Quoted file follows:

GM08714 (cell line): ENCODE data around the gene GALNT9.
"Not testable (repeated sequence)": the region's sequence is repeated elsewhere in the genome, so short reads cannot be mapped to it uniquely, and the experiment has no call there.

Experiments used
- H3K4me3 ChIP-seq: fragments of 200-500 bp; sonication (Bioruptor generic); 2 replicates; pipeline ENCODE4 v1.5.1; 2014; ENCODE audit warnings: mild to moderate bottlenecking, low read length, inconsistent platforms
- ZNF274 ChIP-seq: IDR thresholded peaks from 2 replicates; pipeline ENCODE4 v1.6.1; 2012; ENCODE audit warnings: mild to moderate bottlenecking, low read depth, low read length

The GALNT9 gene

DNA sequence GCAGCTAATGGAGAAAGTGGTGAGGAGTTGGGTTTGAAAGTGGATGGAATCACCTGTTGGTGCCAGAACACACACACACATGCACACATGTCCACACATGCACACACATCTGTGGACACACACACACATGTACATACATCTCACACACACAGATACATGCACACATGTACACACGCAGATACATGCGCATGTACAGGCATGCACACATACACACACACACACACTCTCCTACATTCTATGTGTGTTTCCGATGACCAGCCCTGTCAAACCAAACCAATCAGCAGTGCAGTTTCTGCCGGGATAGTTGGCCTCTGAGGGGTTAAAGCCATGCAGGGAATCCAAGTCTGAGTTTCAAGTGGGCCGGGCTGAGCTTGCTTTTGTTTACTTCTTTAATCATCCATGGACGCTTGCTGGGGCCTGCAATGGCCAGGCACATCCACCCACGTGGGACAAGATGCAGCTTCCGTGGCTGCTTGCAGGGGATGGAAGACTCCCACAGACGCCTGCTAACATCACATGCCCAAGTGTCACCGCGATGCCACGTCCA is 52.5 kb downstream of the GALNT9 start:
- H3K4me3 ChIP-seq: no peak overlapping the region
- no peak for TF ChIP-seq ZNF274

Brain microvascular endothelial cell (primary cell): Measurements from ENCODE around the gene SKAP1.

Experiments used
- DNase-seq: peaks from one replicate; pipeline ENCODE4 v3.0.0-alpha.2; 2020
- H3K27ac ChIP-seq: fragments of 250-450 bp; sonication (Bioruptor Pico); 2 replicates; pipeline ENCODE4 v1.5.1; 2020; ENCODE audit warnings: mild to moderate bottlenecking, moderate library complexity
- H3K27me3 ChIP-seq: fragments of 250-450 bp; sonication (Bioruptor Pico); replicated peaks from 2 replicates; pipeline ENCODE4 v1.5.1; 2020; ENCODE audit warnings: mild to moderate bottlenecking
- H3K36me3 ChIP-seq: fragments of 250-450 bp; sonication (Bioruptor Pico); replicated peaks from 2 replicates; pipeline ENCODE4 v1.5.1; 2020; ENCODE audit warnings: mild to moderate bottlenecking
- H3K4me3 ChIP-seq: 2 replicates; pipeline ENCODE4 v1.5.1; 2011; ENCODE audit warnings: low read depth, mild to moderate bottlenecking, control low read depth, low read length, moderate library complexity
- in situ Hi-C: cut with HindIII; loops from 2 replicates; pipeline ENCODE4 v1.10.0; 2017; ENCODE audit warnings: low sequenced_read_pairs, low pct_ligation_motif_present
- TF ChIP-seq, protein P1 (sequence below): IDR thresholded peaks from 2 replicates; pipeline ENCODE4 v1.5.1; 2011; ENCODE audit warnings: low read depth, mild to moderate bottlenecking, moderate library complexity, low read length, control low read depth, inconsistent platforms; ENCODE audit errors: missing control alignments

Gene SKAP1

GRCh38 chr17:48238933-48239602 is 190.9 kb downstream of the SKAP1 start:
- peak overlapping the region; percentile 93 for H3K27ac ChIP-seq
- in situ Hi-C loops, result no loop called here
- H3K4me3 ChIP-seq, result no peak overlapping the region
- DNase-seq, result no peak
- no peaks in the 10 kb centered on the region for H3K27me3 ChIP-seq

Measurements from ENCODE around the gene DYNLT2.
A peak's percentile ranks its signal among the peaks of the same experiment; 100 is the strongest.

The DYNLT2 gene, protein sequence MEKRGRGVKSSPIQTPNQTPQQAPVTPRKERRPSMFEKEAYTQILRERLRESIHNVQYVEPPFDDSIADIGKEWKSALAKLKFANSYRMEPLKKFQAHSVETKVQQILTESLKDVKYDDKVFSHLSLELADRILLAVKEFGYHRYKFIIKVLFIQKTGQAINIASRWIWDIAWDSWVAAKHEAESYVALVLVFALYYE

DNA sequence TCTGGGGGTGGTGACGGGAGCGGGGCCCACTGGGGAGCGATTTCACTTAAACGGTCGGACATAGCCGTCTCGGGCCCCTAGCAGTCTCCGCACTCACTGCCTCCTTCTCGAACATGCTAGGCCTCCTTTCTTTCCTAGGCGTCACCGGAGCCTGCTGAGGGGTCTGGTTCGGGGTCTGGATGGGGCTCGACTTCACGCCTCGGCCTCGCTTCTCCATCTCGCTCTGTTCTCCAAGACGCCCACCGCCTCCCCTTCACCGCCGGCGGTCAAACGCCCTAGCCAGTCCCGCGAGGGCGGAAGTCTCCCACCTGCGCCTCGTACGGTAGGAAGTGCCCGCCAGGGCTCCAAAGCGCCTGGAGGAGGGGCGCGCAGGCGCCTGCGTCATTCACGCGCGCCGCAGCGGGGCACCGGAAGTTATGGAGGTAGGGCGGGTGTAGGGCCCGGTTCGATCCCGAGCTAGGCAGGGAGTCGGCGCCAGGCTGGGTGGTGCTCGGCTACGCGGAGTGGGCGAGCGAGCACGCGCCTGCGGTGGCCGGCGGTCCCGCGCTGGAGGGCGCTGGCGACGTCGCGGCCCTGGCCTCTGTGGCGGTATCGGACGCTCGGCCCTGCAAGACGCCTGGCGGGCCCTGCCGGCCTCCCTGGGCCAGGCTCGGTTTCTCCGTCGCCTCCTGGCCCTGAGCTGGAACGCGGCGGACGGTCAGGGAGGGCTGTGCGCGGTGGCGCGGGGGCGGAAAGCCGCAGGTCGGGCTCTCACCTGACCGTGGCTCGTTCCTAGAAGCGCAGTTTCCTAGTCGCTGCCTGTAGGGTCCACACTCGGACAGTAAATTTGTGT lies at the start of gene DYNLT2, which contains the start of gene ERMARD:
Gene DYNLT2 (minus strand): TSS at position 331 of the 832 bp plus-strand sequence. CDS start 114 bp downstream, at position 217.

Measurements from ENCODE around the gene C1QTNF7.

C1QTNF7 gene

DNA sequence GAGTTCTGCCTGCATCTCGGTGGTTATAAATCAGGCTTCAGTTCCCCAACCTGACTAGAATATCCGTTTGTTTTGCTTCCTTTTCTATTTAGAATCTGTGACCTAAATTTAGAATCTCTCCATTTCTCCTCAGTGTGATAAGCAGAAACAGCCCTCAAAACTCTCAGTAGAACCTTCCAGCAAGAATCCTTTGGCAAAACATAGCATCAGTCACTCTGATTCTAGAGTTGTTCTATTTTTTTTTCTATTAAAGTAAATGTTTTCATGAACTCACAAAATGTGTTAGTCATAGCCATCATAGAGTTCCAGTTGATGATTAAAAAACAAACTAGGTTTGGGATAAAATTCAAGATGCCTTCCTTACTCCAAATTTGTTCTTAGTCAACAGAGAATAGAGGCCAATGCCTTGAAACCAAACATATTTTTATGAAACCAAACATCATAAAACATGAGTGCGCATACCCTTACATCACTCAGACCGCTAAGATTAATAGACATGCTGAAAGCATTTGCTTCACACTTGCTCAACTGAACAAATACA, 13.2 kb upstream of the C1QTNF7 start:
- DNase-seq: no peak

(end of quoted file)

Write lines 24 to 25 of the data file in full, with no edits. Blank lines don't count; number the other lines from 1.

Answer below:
- DNase-seq, result no peak
- no peaks in the 10 kb centered on the region for H3K27me3 ChIP-seq